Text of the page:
Stanley Kaplan, the Brooklyn native who started tutoring during college and founded a firm bearing his name that earned him the title of the father of the test preparation business, died Aug. 23 in his Manhattan home. He was 90.
Mr. Kaplan established what grew into a nationwide network of Kaplan testing centers to ensure meritocracy in college admissions, because he had been rejected from five New York medical schools during an era of Jewish quotas. He was a contributor to several Jewish causes.
Recipients of his philanthropy included UJA-Federation of New York, the Jewish Museum, the Jewish Board of Family and Children’s Services, the Boston Jewish Film Festival, Storahtelling and Ben-Gurion University of the Negev. The Rita J. & Stanley H. Kaplan Family Foundation established by him and his wife funded a variety of programs that enhance “the continuity of the Jewish people.”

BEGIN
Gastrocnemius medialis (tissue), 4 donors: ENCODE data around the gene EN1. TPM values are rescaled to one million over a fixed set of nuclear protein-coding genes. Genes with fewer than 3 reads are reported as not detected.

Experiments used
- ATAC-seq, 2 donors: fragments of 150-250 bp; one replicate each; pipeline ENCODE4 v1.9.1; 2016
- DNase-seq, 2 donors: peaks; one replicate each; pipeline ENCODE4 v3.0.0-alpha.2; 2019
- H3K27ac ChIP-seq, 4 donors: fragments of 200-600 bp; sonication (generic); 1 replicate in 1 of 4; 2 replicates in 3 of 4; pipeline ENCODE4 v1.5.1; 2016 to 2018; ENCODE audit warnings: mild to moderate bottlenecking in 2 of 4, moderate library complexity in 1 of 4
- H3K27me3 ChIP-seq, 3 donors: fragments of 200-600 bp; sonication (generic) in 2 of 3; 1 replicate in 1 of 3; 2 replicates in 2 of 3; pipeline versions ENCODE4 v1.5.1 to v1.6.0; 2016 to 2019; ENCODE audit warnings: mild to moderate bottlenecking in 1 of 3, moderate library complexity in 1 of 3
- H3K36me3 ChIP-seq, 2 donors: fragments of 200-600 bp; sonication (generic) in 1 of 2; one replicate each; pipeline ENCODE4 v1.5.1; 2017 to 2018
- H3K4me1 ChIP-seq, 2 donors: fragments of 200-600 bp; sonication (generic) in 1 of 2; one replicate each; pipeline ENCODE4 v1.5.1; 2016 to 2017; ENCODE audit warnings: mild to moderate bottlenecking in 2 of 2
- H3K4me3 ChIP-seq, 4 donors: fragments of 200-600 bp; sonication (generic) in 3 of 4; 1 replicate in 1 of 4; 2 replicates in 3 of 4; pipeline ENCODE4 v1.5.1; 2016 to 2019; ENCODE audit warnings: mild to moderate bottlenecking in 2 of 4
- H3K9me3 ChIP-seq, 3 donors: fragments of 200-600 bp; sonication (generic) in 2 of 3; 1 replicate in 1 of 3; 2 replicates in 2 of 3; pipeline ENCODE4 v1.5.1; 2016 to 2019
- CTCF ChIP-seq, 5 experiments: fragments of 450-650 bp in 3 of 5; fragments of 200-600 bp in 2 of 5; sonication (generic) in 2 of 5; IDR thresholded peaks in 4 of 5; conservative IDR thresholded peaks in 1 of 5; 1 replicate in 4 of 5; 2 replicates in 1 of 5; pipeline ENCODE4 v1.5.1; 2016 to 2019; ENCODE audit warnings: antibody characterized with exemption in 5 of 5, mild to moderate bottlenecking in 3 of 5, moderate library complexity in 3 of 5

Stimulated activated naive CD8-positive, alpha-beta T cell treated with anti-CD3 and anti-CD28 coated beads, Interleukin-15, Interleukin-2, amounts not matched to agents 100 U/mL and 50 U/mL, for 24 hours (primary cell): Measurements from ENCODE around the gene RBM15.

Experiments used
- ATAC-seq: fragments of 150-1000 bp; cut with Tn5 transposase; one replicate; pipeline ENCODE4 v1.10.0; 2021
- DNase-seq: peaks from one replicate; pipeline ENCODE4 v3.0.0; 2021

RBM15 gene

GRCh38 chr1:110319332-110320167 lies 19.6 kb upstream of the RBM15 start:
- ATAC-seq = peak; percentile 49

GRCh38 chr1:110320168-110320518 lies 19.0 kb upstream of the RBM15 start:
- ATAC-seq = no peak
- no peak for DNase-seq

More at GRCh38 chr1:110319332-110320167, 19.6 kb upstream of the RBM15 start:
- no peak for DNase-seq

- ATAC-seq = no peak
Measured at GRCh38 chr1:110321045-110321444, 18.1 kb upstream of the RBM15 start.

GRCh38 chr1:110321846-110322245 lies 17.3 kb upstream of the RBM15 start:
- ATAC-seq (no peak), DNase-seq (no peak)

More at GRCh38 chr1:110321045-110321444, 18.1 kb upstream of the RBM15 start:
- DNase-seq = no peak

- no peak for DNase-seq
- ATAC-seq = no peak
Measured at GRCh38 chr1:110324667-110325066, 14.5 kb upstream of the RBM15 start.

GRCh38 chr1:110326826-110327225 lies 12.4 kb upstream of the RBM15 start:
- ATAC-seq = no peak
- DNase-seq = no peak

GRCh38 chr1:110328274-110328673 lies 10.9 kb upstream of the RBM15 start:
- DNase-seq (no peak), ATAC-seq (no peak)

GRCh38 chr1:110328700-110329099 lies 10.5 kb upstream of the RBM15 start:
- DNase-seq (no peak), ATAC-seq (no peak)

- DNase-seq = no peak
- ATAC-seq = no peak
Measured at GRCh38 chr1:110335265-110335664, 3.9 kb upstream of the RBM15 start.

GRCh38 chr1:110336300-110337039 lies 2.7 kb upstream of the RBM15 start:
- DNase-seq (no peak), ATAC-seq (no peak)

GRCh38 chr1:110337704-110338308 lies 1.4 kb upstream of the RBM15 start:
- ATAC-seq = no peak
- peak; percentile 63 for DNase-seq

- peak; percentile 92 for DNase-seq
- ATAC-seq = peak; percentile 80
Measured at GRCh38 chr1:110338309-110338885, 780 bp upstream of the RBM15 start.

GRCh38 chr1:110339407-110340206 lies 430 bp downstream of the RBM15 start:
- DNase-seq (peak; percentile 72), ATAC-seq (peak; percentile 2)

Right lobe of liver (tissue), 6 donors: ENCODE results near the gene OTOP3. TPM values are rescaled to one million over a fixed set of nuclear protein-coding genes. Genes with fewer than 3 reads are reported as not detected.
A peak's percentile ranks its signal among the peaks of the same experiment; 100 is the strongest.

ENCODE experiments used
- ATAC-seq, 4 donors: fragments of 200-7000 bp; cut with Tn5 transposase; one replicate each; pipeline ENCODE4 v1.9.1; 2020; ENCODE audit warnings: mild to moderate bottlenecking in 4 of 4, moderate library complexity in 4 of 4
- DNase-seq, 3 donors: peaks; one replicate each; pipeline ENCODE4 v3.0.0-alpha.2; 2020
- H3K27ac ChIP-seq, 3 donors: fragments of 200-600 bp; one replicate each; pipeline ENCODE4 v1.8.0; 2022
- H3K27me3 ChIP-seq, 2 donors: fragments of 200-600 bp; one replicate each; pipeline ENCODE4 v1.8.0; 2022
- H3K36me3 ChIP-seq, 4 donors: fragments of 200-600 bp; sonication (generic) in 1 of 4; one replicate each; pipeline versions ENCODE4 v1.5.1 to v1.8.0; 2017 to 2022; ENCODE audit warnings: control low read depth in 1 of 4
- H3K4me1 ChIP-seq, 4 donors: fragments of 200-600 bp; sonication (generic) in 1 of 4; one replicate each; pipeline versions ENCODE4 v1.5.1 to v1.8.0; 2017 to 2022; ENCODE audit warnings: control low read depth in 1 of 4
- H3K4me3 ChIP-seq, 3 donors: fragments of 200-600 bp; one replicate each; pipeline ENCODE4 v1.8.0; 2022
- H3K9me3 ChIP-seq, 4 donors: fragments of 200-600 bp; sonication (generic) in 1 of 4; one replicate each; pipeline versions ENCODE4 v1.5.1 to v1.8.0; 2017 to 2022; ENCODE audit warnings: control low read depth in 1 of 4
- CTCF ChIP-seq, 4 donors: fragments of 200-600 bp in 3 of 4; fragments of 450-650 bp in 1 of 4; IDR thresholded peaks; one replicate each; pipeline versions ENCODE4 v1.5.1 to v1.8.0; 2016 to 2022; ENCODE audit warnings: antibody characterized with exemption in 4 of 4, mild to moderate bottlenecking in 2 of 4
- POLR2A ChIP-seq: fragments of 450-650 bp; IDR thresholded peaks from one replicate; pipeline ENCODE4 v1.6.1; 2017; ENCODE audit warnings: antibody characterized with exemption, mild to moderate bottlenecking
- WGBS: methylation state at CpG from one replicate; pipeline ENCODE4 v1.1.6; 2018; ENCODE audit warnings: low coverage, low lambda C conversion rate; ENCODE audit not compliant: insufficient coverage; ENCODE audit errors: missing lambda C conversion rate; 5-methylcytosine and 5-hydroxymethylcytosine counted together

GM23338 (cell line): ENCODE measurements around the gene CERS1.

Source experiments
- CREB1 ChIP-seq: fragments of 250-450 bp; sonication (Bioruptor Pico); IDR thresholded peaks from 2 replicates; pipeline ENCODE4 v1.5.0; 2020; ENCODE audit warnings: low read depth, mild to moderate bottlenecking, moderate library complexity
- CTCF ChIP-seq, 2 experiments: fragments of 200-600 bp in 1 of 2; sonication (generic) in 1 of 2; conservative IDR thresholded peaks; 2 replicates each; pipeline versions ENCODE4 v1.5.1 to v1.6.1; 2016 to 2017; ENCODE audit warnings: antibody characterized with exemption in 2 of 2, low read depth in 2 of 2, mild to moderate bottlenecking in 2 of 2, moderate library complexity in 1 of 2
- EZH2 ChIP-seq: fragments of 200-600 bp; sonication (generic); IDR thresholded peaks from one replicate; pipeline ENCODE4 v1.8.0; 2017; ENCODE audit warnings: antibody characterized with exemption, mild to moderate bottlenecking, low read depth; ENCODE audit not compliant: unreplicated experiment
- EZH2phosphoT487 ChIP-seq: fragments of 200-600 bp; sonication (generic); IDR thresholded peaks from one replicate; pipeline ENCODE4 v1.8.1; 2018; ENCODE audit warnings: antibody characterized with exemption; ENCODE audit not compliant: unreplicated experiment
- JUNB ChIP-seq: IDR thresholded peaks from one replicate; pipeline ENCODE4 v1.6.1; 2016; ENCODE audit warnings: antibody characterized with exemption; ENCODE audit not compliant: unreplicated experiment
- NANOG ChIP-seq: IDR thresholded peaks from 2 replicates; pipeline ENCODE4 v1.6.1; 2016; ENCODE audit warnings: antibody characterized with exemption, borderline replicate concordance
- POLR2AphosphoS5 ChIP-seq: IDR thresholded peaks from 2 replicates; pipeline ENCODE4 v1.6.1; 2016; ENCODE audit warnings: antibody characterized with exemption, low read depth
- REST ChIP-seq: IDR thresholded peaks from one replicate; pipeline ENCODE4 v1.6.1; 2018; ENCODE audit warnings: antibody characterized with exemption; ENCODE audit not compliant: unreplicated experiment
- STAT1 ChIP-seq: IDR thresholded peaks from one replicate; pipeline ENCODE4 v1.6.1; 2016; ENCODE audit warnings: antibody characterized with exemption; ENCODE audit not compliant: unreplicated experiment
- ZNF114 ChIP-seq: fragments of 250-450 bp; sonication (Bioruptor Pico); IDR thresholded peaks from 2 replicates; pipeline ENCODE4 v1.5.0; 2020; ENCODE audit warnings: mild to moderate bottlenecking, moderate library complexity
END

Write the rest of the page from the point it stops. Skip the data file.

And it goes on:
The son of immigrants from Belarus and Latvia, and a graduate of City College, Mr. Kaplan established his testing business in the basement of his family’s Flatbush, Brooklyn, home, marketing his services at first to yeshivot and Catholic schools.
His firm, now known as Kaplan Inc., was sold to the Washington Post Company in 1984.